Related article: Festive Fifty: An Introduction
The following is a chronological list, compiled as a ready reference, of the tracks that made number one in the Festive Fifty chart hosted by Peel between 1976-2003, by Radio 1 in 2004 and 2005, and by Dandelion Radio from 2006 to date. Note that since the rules of the chart were changed in 1983 to include only material from the current year, only one previous number one has re-entered (and that solely because of the All-Time 2000 Festive Fifty).
If all charts up to the present day are taken into account, it means that the Fall, Sex Pistols and Joy Division tie for first place regarding number of top placed acts, with three apiece in their own right. However, Mark E. Smith has performed on three with the Fall and one with the Inspiral Carpets and, being members of both Joy Division and New Order, Bernard Sumner, Peter Hook and Stephen Morris have all performed together on five of the number one tracks. 
Five artists have hit number one on more than one occasion. The longest gap between number one songs (and bands) is that of Joy Division's 'Atmosphere', which was at pole position in 2000 nineteen years after its last success. 
The closest-run contests were 1989 (Peel stated that merely six points covered the top three acts), 1990 (a "semi-spoiled ballot" prevented My Bloody Valentine from winning), 1992 (a tie, resolved by counting the largest number of favourite track of the year votes) and 2003, where Cinerama made it to the top by merely one vote.
PJ Harvey could be considered the unluckiest of all acts, having made number two three times (including twice in consecutive years) without making number one (although this 'dry' spell ended in 2011).
No Peel Session track has ever made the top of the chart: the nearest miss was by the Fall in 1987, when 'Australians In Europe' made number two.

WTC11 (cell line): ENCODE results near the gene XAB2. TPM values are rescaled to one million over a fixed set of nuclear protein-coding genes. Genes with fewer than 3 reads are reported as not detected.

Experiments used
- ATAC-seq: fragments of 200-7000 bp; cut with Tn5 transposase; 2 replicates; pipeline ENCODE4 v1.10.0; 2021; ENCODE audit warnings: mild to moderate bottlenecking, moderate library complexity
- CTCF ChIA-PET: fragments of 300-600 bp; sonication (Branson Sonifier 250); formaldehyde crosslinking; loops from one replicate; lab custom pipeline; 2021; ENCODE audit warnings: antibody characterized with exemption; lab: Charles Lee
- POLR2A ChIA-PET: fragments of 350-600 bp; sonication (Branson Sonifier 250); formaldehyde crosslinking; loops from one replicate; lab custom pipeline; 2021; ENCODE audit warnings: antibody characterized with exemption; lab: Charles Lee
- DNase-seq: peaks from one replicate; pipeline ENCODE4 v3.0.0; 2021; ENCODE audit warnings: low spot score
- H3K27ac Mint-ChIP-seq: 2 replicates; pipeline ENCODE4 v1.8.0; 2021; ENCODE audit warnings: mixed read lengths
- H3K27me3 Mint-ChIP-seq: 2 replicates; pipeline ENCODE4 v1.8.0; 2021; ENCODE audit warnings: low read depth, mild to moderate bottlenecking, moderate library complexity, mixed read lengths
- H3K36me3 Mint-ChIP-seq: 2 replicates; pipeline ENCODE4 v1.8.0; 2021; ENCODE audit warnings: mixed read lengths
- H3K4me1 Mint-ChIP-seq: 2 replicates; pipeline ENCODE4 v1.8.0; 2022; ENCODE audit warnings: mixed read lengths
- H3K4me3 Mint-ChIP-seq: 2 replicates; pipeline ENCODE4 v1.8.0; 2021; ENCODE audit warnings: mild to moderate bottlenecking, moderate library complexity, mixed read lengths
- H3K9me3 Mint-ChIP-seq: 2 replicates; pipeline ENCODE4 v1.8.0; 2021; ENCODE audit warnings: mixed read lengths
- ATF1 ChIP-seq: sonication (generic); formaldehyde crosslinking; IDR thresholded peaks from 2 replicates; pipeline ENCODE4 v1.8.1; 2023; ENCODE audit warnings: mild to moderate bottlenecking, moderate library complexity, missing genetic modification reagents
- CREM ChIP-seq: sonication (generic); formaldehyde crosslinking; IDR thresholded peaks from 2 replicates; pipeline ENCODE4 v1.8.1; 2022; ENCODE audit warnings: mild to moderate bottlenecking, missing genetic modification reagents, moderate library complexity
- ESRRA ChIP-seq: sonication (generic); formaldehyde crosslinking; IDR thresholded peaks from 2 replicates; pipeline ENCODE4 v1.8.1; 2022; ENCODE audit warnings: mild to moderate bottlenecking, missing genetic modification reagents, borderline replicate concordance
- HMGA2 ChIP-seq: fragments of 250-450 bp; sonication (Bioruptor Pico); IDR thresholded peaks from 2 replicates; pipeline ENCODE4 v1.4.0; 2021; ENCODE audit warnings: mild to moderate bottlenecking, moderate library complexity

The Festive Fifty Number Ones
Radio 1: The Peel Era
- 1976: Led Zeppelin, 'Stairway To Heaven'
- 1977: Motors, 'Dancing The Night Away'
- 1978: Sex Pistols, 'Anarchy In The U.K.'
- 1979: Sex Pistols, 'Anarchy In The U.K.'
- 1980: Sex Pistols, 'Anarchy In The U.K.'
- 1981: Joy Division, 'Atmosphere'
- 1982: Sex Pistols, 'Anarchy In The U.K.' (all-time chart)
- 1982: New Order, 'Temptation' (yearly chart)
- 1983: New Order, 'Blue Monday'
- 1984: Smiths, 'How Soon Is Now'
- 1985: Jesus & Mary Chain, 'Never Understand'
- 1986: Smiths, 'There Is A Light That Will Never Go Out'
- 1987: Sugarcubes, 'Birthday'
- 1988: House Of Love, 'Destroy The Heart'
- 1989: Sundays, 'Can't Be Sure'
- 1990: Fall, 'Bill Is Dead'
- 1991: Nirvana, 'Smells Like Teen Spirit' 
- 1992: Bang Bang Machine, 'Geek Love'
- 1993: Chumbawamba and Credit To The Nation, 'Enough Is Enough'
- 1994: Inspiral Carpets ft. Mark E. Smith, 'I Want You'
- 1995: Pulp, 'Common People'
- 1996: Kenickie, 'Come Out 2Nite'
- 1997: Cornershop, 'Brimful Of Asha'
- 1998: Delgados, 'Pull The Wires From the Wall'
- 1999: Cuban Boys, 'Cognoscenti vs Intelligentsia'
- 2000: Joy Division, 'Atmosphere' (all-time chart)
- 2000: Neko Case, 'Twist The Knife' (yearly chart)
- 2001: Melys, 'Chinese Whispers'
- 2002: Saloon, 'Girls Are The New Boys'
- 2003: Cinerama, 'Don't Touch That Dial'
Radio 1: Post-Peel
- 2006: Tall Pony, 'I'm Your Boyfriend Now'
- 2007: Battles, 'Atlas'
- 2008: Fall, '50 Year-Old Man'
- 2009: Los Campesinos!, 'There Are Listed Buildings'
- 2010: Standard Fare, 'Philadelphia'
- 2011: PJ Harvey, 'Let England Shake'
- 2012: Savages, 'Husbands'
- 2013: Wedding Present, 'Two Bridges'
- 2014: Cuban Boys, 'The Nation Needs You (2014 Version)'
- 2015: Girl Band, 'Paul'
- 2016: David Bowie, 'Blackstar'
- 2017: Paul Rooney, 'Lost High Street'
- Festive Fifty: An Introduction. Explanation for those unfamiliar with this chart's history.
- Dandelion Radio. Festive Fifty listings for all charts.
- Festive Fifty Illustrated. Blog by Lee Thacker detailing the process involved in writing and illustrating a book on this very subject.
- ↑ Many thanks to Steve W. for pointing out this omission.
- ↑ However, Mark Whitby considers that all-time chart properly to belong to 1999, since it was compiled in tandem with the yearly chart of that year and held over to January because of time considerations, or inability to locate all the records in time, according to Peel. Even allowing for this, it still beats the next contender, the Fall (14 years), by some distance, and in any case, the latter did not achieve this with the same song.
- ↑ Not broadcast until 1993.